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Merger Policy

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Michal Dropko

on 15 January 2013

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Transcript of Merger Policy

by Michał Dropko and
Carolina Cifuentes Henao
for firms and the economy as a whole? Structure Anti-competitive effects of Mergers Mergers in Industrial Economic Theory Theoretical efficiency gains of Mergers Purchasing economies Rise of X-ineficiencies Mergers of big companies can sometimes lead to diseconomies of scale but also create positive externalities

Horizontal mergers are justified by increasing economies to scale and variable cost savings Mergers in Industrial Economic Theory A merger occurs when two (or more) companies combine to form a single firm

Horizontal Merger
Vertical Merger
Conglomerate Merger
Market Extension Merger
Product Extension Merger Theoretical Welfare Effects Werden and Froeb (1998) Empirical Studies Goldberg and Verboven (1998) European Union Merger Regulation Concentration Merger between previously independent undertakings or parts of undertakings Community dimension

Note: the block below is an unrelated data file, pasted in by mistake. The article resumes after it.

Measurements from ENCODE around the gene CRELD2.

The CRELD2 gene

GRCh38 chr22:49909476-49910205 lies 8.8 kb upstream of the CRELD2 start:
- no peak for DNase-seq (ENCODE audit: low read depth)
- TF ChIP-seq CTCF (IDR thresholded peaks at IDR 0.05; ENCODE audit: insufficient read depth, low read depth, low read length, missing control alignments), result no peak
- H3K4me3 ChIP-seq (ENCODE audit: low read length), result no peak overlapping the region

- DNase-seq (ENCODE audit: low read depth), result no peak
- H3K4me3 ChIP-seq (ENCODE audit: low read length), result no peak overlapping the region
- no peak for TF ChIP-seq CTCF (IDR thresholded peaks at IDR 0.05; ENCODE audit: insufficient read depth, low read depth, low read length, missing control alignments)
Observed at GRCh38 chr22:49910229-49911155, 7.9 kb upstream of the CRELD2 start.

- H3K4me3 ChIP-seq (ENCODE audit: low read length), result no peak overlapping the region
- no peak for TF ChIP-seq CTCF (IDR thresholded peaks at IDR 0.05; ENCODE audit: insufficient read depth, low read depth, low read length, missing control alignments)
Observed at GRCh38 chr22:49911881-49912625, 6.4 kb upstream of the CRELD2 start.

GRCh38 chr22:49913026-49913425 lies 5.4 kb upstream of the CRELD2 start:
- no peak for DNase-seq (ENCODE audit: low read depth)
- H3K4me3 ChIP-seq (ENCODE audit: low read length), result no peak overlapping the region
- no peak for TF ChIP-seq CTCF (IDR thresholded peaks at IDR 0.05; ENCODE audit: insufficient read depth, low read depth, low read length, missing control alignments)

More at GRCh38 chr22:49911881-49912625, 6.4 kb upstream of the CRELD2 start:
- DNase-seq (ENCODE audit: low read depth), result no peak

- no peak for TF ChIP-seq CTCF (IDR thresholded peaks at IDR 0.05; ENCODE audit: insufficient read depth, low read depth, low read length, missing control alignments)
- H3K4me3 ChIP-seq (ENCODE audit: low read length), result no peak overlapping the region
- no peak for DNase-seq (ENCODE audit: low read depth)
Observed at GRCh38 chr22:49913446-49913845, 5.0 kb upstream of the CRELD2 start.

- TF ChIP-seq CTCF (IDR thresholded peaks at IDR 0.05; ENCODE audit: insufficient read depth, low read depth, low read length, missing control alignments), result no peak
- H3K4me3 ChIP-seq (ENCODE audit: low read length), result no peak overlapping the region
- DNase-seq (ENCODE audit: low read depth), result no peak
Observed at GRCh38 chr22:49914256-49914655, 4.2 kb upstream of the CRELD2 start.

Special Rules for Financial Institutions Merger Control Procedure In-Depth (Phase II) Investigation General Turnover Thresholds The combined aggregate worldwide turnover exceeds € 5 bln; and

the Community-wide turnover of each of at least two undertakings exceeds € 250 mln; unless

each of the undertakings achieves more than 2/3 of its aggregate Community-wide turnover within one Member State The Substantive Test Defining the Relevant Market Cases Case No COMP/M.3280 Air France/KLM

Case No COMP/M.1745 EADS

Case No COMP/M.4439 Ryanair/Aer Lingus Berger and Humphrey (1992) Ravenscraft and Scherer (1987) Concentration Community dimension Acquisition of control of the whole or parts of one or more undertakings Creation of a full-function joint venture Turnover Thresholds: Conclusions Up till now, estimating passed on effects to consumers has been unfeasible

Mergers create purchasing economies and rise bargaining power

European Commission has focused strongly on consumer welfare considerations Conclusions Final Conclusions EU Merger Regulation and Case Studies Theoretical Welfare Effects Vs Empirical Studies Rationalization Economies of scale and scope Technological progress Slack Increase Market Power Reduce Competition Decrease Product Variety Lower R&D investment incentives Williamson’s analysis (1968) Farrell and Shapiro (1990) Amir, Diamantoudi and Xue (2009) Definition Calculation Geographical Allocation Pre-Notification Consultation with Directorate General for Competition Notification of the Transaction Initial (Phase I) Investigation Remedies/Commitments Significant Impediment of Effective Competition Are RS always beneficial before the Commission Fines
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